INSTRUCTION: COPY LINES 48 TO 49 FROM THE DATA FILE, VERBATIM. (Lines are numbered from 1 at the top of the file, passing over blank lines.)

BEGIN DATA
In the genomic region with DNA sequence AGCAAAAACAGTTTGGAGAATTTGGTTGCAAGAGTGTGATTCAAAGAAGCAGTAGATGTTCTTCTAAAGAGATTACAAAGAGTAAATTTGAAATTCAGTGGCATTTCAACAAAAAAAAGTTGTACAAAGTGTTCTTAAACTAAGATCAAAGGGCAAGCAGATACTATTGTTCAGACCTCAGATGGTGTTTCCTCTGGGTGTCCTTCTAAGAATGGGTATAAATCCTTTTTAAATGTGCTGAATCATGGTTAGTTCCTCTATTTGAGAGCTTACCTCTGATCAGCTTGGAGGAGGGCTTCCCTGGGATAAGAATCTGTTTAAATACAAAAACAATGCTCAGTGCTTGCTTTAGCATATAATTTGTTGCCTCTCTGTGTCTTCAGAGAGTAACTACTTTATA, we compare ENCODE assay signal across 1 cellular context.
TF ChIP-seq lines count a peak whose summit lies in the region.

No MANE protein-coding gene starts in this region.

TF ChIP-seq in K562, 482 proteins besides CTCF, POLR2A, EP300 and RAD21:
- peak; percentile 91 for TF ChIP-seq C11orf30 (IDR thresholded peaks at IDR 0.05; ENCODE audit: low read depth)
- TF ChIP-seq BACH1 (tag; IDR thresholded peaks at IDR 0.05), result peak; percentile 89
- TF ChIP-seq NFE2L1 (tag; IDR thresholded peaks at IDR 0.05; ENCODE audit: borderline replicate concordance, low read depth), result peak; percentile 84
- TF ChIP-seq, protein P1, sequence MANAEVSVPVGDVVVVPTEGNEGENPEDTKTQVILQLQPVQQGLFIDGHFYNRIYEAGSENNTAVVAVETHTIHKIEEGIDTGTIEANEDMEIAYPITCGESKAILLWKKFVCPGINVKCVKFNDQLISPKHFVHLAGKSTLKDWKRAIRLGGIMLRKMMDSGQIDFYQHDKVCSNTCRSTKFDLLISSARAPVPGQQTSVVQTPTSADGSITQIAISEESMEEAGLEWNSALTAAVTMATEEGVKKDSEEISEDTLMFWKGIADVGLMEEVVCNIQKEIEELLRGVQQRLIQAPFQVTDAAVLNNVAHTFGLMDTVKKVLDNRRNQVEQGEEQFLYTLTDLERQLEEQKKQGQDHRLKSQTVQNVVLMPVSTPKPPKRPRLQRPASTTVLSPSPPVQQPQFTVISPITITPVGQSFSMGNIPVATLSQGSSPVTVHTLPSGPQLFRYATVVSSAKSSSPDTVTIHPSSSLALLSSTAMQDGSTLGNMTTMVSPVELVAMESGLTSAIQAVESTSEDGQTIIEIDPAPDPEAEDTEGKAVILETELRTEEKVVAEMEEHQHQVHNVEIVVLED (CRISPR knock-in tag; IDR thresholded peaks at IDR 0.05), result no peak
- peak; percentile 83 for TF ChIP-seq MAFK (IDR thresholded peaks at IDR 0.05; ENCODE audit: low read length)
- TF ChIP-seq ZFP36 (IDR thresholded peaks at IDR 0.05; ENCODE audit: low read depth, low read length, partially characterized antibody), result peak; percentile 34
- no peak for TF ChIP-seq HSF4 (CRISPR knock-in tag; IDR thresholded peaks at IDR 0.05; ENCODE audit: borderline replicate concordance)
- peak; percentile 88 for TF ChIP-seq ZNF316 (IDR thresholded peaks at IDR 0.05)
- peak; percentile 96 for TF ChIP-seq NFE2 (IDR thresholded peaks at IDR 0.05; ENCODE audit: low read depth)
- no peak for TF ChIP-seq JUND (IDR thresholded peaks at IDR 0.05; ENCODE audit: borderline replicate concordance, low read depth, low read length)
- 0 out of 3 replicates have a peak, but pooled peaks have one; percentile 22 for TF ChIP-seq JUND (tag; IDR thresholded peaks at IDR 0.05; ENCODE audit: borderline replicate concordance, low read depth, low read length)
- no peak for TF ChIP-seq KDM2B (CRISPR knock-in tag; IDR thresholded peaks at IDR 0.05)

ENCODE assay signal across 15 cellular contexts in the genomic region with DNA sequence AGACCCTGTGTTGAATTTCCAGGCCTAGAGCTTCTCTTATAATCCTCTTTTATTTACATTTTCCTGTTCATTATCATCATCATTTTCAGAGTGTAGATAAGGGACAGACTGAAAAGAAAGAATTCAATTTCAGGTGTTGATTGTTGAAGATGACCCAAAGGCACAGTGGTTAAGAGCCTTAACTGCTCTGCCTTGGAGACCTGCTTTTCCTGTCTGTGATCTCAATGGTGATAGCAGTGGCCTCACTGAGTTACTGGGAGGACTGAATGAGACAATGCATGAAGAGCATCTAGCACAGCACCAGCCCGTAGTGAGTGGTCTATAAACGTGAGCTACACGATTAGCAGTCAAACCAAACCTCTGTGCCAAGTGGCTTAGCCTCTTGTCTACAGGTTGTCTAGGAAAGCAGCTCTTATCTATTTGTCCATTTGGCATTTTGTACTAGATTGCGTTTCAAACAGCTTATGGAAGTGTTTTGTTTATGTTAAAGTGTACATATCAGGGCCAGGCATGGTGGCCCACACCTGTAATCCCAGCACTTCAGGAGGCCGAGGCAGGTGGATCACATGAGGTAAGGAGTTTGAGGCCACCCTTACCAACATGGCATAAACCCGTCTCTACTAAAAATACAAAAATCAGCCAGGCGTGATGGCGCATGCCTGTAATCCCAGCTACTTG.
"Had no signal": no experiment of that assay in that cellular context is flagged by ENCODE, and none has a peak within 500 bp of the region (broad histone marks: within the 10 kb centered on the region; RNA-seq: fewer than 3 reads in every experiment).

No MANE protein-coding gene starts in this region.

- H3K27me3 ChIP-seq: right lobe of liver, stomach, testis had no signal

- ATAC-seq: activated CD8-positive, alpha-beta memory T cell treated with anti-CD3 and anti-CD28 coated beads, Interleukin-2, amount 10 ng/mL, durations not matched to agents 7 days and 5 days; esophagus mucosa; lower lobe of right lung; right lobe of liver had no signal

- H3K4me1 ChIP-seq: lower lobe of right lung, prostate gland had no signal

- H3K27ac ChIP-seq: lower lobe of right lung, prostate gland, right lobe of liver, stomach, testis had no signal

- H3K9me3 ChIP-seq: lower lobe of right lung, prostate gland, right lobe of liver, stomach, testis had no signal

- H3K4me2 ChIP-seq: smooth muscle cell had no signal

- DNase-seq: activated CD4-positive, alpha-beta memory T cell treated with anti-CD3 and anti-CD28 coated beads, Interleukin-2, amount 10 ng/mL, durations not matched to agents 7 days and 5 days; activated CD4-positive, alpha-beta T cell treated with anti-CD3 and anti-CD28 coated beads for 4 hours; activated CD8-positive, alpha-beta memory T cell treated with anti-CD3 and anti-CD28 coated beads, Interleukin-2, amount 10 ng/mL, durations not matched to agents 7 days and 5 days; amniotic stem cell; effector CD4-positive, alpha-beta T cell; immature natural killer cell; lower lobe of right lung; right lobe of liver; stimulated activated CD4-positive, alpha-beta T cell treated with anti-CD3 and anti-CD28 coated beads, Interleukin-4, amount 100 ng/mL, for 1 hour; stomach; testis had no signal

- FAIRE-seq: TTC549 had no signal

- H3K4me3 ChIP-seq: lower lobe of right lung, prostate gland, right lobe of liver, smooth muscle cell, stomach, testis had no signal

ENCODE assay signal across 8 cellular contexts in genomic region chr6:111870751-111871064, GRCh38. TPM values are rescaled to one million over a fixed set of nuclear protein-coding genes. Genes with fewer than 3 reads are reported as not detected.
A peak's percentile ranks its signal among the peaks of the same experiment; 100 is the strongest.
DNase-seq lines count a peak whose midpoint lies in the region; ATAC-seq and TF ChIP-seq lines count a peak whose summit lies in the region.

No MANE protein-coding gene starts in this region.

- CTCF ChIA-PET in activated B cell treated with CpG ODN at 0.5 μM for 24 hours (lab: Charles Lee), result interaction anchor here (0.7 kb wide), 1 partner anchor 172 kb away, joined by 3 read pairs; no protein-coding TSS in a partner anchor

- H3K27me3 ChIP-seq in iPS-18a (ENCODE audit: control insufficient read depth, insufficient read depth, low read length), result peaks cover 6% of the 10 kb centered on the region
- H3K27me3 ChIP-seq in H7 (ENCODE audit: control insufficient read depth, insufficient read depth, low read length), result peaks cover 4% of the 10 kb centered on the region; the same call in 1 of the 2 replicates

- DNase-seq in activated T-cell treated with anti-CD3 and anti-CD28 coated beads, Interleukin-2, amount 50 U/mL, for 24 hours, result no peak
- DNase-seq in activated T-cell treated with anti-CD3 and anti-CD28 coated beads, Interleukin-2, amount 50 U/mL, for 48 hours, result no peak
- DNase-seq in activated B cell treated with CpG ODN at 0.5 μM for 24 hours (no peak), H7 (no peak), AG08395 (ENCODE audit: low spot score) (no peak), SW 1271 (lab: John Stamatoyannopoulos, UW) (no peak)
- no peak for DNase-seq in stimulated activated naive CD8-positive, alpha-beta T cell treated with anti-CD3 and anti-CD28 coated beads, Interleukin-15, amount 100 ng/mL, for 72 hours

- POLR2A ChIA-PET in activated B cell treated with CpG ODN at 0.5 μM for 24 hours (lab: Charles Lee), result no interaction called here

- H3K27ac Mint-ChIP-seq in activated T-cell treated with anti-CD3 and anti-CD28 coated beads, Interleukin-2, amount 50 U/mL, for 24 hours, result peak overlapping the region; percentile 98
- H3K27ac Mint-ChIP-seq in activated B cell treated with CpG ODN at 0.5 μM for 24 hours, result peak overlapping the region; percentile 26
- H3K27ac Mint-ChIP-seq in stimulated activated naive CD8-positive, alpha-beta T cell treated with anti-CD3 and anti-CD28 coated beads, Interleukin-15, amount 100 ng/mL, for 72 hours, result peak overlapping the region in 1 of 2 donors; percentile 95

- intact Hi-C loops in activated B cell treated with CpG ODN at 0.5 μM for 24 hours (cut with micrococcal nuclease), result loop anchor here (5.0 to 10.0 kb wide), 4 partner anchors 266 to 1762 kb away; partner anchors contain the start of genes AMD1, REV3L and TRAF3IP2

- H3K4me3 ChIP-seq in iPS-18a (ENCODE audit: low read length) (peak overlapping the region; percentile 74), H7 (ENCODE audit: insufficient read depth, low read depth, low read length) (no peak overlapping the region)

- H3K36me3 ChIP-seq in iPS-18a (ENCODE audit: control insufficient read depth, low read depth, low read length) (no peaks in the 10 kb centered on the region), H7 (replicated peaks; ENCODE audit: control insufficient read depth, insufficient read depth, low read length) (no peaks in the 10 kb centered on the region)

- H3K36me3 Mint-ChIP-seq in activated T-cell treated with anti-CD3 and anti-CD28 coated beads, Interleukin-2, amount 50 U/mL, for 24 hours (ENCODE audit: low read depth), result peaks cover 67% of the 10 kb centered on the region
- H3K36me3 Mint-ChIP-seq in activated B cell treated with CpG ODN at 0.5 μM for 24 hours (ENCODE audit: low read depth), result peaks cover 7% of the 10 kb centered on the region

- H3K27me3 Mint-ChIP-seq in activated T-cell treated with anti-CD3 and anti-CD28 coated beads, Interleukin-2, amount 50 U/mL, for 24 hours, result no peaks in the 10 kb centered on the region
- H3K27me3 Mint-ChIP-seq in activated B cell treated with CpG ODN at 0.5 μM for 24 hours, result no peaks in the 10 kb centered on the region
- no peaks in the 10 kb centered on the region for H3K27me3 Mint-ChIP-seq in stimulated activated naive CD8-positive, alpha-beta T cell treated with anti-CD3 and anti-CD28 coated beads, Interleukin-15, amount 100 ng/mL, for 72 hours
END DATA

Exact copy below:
- H3K36me3 Mint-ChIP-seq in activated B cell treated with CpG ODN at 0.5 μM for 24 hours (ENCODE audit: low read depth), result peaks cover 7% of the 10 kb centered on the region

- H3K27me3 Mint-ChIP-seq in activated T-cell treated with anti-CD3 and anti-CD28 coated beads, Interleukin-2, amount 50 U/mL, for 24 hours, result no peaks in the 10 kb centered on the region